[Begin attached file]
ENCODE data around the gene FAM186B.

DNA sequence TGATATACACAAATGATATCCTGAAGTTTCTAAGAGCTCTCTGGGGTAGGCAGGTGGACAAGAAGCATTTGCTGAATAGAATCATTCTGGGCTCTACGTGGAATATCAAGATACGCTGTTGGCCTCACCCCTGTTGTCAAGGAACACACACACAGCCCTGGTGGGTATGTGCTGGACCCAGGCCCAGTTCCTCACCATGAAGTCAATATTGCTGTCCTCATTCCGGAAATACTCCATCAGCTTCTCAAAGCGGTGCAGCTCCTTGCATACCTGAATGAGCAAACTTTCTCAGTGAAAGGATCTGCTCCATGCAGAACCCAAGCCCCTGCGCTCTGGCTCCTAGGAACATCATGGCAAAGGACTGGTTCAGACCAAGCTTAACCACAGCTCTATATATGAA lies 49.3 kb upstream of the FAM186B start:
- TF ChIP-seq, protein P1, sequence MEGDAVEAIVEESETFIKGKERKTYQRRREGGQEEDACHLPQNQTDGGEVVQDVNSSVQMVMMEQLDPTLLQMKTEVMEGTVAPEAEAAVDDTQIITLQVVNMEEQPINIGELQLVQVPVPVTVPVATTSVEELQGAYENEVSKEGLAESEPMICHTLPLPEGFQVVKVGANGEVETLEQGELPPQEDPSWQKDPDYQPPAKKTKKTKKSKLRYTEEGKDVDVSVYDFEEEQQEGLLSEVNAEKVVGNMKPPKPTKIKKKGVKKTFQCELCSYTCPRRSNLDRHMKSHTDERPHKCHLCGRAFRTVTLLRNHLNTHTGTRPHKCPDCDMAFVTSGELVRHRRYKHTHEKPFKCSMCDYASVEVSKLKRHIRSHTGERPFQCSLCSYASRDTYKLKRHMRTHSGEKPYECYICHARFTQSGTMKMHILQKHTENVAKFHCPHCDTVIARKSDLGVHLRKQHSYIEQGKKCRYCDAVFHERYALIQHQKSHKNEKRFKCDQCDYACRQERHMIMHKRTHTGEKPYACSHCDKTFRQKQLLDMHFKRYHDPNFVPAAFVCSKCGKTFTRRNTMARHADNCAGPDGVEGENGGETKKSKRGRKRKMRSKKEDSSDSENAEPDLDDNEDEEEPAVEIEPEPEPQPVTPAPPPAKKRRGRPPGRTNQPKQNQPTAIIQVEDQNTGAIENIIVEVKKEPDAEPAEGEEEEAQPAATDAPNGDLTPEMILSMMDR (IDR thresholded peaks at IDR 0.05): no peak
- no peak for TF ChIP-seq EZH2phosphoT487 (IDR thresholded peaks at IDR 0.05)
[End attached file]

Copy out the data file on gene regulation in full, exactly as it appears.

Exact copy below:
ENCODE data around the gene FAM186B.

DNA sequence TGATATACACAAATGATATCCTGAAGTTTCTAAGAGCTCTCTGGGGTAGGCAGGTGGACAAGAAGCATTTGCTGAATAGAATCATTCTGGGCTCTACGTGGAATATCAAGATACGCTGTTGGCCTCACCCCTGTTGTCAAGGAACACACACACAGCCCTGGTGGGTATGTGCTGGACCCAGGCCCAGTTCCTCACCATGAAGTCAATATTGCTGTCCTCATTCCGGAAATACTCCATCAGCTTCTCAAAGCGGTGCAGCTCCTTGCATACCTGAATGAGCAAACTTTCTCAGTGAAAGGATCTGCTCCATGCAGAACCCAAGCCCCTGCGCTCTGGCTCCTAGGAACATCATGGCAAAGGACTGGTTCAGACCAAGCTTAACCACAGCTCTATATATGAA lies 49.3 kb upstream of the FAM186B start:
- TF ChIP-seq, protein P1, sequence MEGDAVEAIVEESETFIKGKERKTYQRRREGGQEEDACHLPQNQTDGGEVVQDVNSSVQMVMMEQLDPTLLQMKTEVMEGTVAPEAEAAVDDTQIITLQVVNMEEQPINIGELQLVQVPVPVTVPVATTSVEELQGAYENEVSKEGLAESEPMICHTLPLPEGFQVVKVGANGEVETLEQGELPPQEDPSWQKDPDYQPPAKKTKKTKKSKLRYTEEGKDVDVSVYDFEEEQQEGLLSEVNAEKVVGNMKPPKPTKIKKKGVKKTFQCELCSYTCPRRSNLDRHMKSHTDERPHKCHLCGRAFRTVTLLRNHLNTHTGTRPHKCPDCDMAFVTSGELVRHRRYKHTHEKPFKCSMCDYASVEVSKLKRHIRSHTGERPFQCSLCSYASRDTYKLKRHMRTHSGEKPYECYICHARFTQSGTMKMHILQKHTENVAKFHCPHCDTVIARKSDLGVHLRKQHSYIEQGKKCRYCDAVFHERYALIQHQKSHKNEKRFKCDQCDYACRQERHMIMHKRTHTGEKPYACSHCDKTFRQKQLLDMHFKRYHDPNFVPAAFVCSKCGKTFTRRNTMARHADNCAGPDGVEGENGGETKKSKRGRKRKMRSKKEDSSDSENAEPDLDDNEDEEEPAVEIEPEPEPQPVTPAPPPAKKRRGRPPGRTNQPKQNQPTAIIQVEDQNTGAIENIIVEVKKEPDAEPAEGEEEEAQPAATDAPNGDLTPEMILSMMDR (IDR thresholded peaks at IDR 0.05): no peak
- no peak for TF ChIP-seq EZH2phosphoT487 (IDR thresholded peaks at IDR 0.05)